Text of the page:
Look: This Cop Revealed He Targeted Black Drivers in Disgusting Facebook Messages Using the N-Word and 'Colored'

Look: This Cop Revealed He Targeted Black Drivers in Disgusting Facebook Messages Using the N-Word and 'Colored'

Former Deputy Brant Gaither got what he deserved.

Published October 5th

A McIntosh County sheriff’s deputy was fired after an internal affairs investigation discovered he sent racist messages to another officer, who abruptly resigned. The Facebook messages also exposed that the two officers discussed targeting Black drivers. 

Brant Gaither and Jeremy Owens both worked on a traffic unit, patrolling the heavily populated I-95. During one correspondence between the two officers, they discussed how they hope the weather doesn’t lower the number of Black drivers they can stop.

“It’s supposed to rain tomorrow,” wrote Owens. “Might not get too many niggs.”

“I hope we get a few but [expletive] if we don’t,” Gaither responded.

In other posts, the two jokingly mocked Black people in general, as well as Black history. At one point, Gaither changed the words from Martin Luther King Jr.’s “I Have a Dream” speech to embody a more racist thought.

“I have a dream. That one day my people will not act like animals,” wrote Gaither.

Owens then offensively responded, “Lol. That’ll never happen.”

Additionally, the two made disgusting comments that joked and condoned domestic violence towards women.

The messages were discovered in July of this year when a deputy was issued Owens’s old computer and had access to his Facebook account. Once the messages were discovered, Sheriff Stephen D. Jessup knew action needed to be immediately taken.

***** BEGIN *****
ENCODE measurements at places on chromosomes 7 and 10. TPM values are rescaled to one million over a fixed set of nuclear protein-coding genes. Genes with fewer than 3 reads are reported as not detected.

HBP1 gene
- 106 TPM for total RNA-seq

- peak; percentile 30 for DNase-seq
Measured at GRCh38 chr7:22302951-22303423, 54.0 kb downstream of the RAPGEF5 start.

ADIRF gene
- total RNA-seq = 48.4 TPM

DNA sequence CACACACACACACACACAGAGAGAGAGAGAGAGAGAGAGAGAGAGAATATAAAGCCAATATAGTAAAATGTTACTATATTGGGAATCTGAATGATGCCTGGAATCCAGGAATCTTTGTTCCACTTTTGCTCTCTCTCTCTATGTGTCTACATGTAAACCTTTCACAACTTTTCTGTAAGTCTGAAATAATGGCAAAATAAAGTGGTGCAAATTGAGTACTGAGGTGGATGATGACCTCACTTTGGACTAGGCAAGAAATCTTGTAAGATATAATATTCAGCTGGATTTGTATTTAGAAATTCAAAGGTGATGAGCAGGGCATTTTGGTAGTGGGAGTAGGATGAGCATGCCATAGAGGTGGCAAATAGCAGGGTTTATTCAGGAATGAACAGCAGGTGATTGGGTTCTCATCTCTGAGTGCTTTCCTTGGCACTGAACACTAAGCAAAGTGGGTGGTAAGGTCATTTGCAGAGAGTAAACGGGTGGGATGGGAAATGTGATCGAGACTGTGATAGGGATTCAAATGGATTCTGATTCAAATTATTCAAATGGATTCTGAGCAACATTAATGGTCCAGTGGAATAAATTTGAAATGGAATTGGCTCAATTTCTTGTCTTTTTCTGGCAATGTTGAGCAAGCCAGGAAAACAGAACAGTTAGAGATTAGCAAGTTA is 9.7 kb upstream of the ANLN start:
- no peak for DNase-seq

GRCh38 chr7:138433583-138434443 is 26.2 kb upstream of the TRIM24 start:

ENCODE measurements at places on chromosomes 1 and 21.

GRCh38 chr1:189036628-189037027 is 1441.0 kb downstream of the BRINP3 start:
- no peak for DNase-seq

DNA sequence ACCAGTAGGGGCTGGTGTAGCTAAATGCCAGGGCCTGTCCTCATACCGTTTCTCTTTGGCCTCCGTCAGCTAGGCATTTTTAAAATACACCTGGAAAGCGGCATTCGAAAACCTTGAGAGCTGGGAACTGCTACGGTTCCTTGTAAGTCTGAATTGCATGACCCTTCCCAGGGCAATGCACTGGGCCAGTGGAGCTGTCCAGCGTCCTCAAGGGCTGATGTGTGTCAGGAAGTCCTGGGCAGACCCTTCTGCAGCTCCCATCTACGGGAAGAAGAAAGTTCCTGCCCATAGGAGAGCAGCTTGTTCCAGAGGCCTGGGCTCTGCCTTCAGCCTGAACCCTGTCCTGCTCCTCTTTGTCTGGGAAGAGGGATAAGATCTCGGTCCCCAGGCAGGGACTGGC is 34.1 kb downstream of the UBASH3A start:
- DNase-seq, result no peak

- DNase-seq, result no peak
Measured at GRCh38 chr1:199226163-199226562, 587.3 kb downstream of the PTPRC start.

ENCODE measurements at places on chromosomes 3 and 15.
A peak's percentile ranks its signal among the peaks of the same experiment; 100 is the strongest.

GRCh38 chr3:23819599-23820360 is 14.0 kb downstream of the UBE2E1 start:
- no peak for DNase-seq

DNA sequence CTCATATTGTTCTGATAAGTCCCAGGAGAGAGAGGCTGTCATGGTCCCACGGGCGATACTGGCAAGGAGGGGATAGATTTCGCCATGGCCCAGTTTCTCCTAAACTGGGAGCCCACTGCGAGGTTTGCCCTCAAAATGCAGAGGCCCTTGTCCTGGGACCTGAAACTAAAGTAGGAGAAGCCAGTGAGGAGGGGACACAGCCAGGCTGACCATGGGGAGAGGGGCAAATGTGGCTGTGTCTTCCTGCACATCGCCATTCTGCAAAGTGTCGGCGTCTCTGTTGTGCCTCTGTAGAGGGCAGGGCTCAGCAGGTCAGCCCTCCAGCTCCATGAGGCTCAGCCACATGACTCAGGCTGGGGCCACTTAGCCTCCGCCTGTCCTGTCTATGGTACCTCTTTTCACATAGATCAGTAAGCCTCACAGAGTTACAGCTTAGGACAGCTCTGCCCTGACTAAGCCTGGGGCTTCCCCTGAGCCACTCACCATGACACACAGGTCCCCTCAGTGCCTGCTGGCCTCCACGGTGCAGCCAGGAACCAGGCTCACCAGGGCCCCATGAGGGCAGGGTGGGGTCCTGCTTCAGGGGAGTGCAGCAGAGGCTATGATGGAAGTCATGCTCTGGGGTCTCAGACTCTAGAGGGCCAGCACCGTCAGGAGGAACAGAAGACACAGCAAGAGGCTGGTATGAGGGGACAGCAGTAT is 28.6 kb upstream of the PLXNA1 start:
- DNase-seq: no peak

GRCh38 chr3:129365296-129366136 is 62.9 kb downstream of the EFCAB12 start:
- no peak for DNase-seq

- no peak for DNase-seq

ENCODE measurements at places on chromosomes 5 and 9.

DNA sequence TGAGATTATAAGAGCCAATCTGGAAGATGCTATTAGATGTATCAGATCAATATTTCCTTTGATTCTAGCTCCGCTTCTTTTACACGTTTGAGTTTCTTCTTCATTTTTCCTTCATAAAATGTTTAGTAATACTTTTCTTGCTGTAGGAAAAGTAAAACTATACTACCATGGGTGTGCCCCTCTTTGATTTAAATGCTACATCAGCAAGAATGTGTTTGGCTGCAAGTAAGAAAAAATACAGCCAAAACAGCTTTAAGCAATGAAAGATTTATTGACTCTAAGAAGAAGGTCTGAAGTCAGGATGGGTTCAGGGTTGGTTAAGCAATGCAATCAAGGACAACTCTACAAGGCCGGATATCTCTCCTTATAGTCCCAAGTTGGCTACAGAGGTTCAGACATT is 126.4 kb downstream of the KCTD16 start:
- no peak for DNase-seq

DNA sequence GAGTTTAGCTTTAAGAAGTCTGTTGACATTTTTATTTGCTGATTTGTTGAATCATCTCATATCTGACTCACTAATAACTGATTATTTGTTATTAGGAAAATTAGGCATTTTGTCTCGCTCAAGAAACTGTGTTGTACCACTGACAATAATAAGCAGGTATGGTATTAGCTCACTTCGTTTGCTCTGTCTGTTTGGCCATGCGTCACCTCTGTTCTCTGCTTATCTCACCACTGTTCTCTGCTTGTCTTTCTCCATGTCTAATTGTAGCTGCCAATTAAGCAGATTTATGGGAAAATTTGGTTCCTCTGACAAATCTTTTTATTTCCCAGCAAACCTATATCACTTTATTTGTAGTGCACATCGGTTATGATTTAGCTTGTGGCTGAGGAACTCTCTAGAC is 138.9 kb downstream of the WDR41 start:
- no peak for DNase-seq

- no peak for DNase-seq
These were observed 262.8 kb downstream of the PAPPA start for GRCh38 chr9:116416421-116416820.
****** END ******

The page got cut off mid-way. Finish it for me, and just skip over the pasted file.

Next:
“There was never any question of what I needed to do and I did it,” Jessup said. “I do not tolerate that in my department.”

Gaither was then terminated and Owens resigned immediately after.

Although the officers left the department in July, the Southern Center for Human Rights just sent a lawyer to investigate the policing practices of the department.

“This case goes deeper than two officers caught using racist language on their personal social media pages,” said Sarah Geraghty, the center’s managing attorney for impact litigation. “The messages reference an explicit intent by these law enforcement officials to ‘get’ Black motorists. Our investigation to date suggests that this may be the tip of the iceberg.”

The center is prepared to request a formal investigation by the U.S. Department of Justice. 

Written by Rachel Herron

(Photo: kali9/Getty Images)

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